China

Does Poland want to cooperate with China?

05.01.2015 | By Tomasz Kugiel

Polish deputy prime minister, Tomasz Siemoniak, after the China-CEEC summit expressed interest in new Chinese investments in Poland. However it’s not hard to notice that the Polish government has no clear strategy for cooperation with China. Hopes risen by the announcement of strategic partnership between Poland and China in 2011 quickly died out after the Chinese company COVEC had withdrawn from the highway construction project. Polish politicians did little in the following years to improve the situation and the fact that prime minister Ewa Kopacz decided not to attend the China-CEEC summit will not improve the situation. Absence of the Polish prime minister was somewhat  justified since during that time she was meeting the president of Ukraine, a country vital to Polish security. However, we must remember that personal contact is very important in Chinese culture and the fact that meeting with the Chinese prime minister wasn’t a priority in Kopacz’s timetable sends a very clear message to the Chinese politicians.


Polish disinterest created an opportunity for other Central European countries. Serbia and China announced strategic partnership in 2009 and during the China-CEEC summit prime ministers of those countries promised to take bilateral relations to an even higher level. Prime minister of Hungary, Viktor Orban, also wants closer cooperation between China and Hungary. Both countries have smaller economies than Poland, but as it was pointed out by Dr. Valbona Zeneli Serbia could become a gateway to the European Union for Chinese goods. There is no doubt that cooperation with Hungary could also help Chinese companies to enter European market.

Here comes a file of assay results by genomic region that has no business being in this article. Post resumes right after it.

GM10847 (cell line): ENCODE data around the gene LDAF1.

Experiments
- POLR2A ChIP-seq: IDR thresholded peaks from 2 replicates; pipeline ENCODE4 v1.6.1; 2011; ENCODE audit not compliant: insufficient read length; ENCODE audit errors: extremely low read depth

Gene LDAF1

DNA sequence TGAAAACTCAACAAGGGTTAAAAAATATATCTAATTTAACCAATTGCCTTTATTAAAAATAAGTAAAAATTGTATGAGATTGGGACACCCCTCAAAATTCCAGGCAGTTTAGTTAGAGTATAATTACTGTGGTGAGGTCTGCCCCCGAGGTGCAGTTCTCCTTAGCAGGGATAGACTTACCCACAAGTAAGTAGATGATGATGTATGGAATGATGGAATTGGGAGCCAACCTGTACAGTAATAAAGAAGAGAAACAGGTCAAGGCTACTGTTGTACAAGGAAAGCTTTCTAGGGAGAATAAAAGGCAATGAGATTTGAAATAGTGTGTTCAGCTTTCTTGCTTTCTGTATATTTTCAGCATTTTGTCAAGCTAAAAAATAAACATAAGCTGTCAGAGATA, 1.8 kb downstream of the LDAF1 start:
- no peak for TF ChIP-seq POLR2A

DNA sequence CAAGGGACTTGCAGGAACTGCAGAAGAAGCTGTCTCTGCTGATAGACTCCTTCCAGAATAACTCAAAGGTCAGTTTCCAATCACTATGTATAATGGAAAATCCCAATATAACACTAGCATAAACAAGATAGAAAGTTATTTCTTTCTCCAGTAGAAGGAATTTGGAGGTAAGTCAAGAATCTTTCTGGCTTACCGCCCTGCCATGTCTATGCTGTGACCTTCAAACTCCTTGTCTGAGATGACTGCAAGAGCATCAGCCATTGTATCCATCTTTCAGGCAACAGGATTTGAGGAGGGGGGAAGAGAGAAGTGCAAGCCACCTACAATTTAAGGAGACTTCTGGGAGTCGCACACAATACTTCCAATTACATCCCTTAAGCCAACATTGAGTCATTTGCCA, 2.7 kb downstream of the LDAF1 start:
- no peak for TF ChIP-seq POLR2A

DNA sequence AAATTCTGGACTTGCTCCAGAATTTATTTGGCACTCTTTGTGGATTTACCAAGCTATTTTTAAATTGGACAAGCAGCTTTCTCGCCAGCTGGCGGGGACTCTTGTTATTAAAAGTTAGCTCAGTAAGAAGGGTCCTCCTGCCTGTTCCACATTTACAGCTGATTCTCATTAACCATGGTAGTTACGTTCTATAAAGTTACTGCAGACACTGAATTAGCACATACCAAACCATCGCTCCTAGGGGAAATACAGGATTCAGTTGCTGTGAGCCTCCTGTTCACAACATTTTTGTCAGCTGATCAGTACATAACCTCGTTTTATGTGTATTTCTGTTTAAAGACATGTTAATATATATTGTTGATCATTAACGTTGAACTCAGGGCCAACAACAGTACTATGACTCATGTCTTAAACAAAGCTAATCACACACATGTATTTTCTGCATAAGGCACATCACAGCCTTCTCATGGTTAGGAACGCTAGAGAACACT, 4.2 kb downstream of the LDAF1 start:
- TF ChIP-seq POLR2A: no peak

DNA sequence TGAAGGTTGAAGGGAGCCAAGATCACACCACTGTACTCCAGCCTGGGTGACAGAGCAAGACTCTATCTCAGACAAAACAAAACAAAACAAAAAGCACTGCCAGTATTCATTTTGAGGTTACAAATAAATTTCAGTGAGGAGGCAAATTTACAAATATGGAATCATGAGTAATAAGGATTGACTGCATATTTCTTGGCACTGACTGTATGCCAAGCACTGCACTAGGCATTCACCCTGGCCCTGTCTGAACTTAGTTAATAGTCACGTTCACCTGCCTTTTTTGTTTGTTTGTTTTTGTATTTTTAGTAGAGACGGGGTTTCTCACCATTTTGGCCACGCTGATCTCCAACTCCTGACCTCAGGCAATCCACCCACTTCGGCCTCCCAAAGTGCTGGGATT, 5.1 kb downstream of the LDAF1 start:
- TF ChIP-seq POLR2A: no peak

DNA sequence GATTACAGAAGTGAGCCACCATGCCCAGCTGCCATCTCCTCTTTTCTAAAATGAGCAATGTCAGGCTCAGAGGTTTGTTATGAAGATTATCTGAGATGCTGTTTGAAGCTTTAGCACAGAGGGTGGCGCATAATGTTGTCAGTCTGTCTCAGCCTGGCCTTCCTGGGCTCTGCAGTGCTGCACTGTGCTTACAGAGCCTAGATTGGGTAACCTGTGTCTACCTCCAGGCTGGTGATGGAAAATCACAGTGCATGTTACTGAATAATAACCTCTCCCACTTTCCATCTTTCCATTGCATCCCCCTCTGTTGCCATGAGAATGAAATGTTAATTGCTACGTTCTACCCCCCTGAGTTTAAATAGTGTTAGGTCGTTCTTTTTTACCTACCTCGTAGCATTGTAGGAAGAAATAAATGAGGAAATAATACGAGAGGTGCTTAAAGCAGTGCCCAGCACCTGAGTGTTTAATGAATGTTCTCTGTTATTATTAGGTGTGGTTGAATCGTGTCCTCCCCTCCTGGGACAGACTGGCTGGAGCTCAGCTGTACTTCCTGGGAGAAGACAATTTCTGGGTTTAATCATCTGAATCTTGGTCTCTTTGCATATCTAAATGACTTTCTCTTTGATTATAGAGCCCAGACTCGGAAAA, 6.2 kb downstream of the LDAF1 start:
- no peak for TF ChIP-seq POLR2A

“Interconnectivity”, which was the topic of the last year’s China-CEEC summit, suggests that China is indeed looking for a suitable gateway to Europe. Moreover, the deals signed during this event prove that China is serious about the cooperation with Serbia. The agreement to build a new railroad connecting Serbia and Hungary is probably the most important result of the summit. Together with Chinese investments in Piraeus it should create a new route for Chinese commodities. Serbia and China are also willing to cooperate with each other on different areas. For example a new unit will be built in the Kostolac Power Plant by a Chinese company. Suitable geographical location and willingness to cooperate with Chinese companies might mean that Serbia for a long time will be the most important Chinese partner in Central Europe. Of course bigger countries like Poland can still steal the spotlight from Serbia. Polish politicians still mention good relations with China among their priorities but the situation is unlikely to change if they do not come up with a coherent strategy.

 

 

Sources:
http://forsal.pl/artykuly/842387,siemoniak-europa-sr-wsch-potrzebuje-bilansu-w-handlu-z-chinami.html
http://news.xinhuanet.com/english/china/2014-12/18/c_127313908.htm
http://thediplomat.com/2014/12/chinas-balkan-gamble/?utm_content=bufferf8e8d&utm_medium=social&utm_source=facebook.com&utm_campaign=buffer
http://www.china-ceec.org/151/2014/01/03/41s1572.htm
http://www.businessinsider.com/afp-china-steps-up-plan-for-new-export-corridor-into-europe-2014-12
http://www.reuters.com/article/2014/12/14/serbia-energy-china-idUSL6N0TY0MD20141214
https://www.premier.gov.pl/wydarzenia/aktualnosci/spotkanie-premier-ewy-kopacz-z-prezydentem-poroszenko-0.html
picture: Polish Ministry of Foreign Affairs

About Author

Tomasz Kugiel

A graduate of Tischner European University (International Relations). His main area of interest is East Asia.